Hold on for dear life.

Not the words you want to hear when asking for tips on riding your motorcycle in the rain and if that were the case you shouldn't hit the roads anyway on two-wheels.

Rain indeed offers a bigger challenge to motorcyclists. However, if you have just started the adventure of riding take the day off, until you have much more familiarity with your bike and before weathering the storm, so to speak. Once you have gained some experience and confidence as a rider, don't let rain keep you from mounting up. Neither snow nor rain nor heat forces some riders to their cars.

Don't be surprised though if you find the rain more annoying than treacherous. Eventually, riding in wet weather becomes more of a grind then anything but some people enjoy it. Therefore, if you want to head out on slick city streets check out some of our tips to make the transition from dry to wet a smoother process.

Tips for Riding in the Rain

1. Slow Down

Slowing down should come naturally in the rain but some motorcyclists act like most motorists and continue with regular speed, and sometimes more, all the while pretending a slick road doesn't apply to them. Take extra care on corners and remember what happens when rubber tires interact with oily water.

2. Wear the Right Gear

We all love a good shower but not while riding. Even a light sprinkle gets you thoroughly soaked if you don't wear the right gear. You need the full waterproof set-up including jacket, pants, boots and gloves unless you enjoy being cold, wet and just plain miserable. Even then, don't expect to arrive completely dry. Water somehow finds a way through the smallest openings.

3. Prep Your Helmet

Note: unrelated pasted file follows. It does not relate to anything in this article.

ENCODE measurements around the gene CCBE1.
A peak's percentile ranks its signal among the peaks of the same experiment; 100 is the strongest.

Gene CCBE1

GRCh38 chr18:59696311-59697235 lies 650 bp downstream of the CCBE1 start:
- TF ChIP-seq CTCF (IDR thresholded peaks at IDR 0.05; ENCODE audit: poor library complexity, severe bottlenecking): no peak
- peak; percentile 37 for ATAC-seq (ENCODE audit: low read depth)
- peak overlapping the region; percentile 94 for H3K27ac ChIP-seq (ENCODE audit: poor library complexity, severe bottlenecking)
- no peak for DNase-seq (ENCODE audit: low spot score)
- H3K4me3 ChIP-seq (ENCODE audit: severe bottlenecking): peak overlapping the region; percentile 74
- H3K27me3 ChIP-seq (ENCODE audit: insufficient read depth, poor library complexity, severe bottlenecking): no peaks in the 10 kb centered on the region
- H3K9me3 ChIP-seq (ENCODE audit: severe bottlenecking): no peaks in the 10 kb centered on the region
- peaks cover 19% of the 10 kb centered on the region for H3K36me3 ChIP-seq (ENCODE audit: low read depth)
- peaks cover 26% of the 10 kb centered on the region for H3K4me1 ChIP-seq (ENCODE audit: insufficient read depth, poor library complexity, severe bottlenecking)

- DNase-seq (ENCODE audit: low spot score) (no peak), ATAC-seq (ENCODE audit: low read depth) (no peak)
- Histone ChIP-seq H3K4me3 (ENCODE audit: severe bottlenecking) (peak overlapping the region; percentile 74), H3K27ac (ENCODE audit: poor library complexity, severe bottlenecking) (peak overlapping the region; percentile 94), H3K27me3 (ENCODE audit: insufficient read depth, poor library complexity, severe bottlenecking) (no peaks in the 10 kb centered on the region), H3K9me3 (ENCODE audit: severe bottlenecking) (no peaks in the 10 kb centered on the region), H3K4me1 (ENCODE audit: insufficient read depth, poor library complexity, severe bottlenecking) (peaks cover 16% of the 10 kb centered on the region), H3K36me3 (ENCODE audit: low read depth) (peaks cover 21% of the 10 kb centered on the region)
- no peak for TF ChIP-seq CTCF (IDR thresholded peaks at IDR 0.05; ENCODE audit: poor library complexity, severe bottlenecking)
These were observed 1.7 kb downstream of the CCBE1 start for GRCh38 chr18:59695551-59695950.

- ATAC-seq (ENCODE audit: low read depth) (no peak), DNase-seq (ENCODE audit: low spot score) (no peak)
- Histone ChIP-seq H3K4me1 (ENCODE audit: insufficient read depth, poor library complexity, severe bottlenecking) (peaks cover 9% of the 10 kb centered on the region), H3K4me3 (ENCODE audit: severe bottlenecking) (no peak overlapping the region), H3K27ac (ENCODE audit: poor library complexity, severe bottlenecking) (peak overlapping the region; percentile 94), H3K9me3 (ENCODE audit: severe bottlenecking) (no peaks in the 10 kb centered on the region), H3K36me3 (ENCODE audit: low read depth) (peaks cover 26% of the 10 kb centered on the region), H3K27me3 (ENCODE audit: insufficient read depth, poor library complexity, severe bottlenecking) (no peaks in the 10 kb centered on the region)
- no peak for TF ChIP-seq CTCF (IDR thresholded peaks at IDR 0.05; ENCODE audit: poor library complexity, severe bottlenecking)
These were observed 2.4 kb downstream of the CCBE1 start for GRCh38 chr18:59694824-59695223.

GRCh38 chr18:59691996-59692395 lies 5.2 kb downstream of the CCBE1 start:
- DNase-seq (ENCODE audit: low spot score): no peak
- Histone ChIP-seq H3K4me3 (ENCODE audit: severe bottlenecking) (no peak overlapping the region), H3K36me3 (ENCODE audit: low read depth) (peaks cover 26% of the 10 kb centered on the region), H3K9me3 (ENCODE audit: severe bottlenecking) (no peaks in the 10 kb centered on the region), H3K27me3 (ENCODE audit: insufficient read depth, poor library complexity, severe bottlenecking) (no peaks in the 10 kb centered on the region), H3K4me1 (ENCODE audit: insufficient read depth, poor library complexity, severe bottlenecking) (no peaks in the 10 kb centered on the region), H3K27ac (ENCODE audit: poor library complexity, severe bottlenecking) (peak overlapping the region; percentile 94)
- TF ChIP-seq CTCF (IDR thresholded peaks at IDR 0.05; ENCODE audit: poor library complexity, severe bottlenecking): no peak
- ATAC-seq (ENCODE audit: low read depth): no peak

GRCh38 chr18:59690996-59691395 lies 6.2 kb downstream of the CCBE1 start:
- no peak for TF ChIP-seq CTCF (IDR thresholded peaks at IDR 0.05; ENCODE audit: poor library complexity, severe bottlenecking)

Motorcycle helmets do not have windshield wipers for the shield or visor but thankfully the curve of the shield acts as a natural repellant to help sweep water to the side as you ride. We also recommend coating your shield with RainX or a similar water repellant treatment for an added safety measure. If you continue to have issues with visibility, try wearing gloves with a built-in thumb wiper.

Additionally, visors fog real quick in the rain so install a Pinlock insert to prevent this from happening. If you helmet does not accommodate a Pinlock use an anti-fog spray on the inside of the shield.

4. Avoid Puddles

Splashing through puddles sounds like a fun time until you ride into a hidden pothole. You also cover yourself in dirty, oily water and risk the chances of hydroplaning. Now is not the time to summon your off-road spirit.

5. Avoid Wheel Tracks

Over time, cars create a type of road rut allowing water to accumulate in the center left and center middle of lanes. And, if your state allows the use of studded tires during winter months these grooves grow deep and wide allowing the formation of small ponds. Avoid this section of the lane and travel on the paved knoll.

6. Pull Over in a Downpour

If the heavens unleash their fury, pull over. Do not ride in a downpour. Visibility drops, road spray from cars adds an additional hazard and hydroplaning conditions increase dramatically.

Riding motorcycles already comes with inherent dangers and the rain adds to or increases these risks. Drivers have a hard time seeing riders in good weather and the slippery conditions usually make for a more harrowing day rather than an enjoyable experience. Sometimes you have no choice but if you can avoid it, leave riding for another day.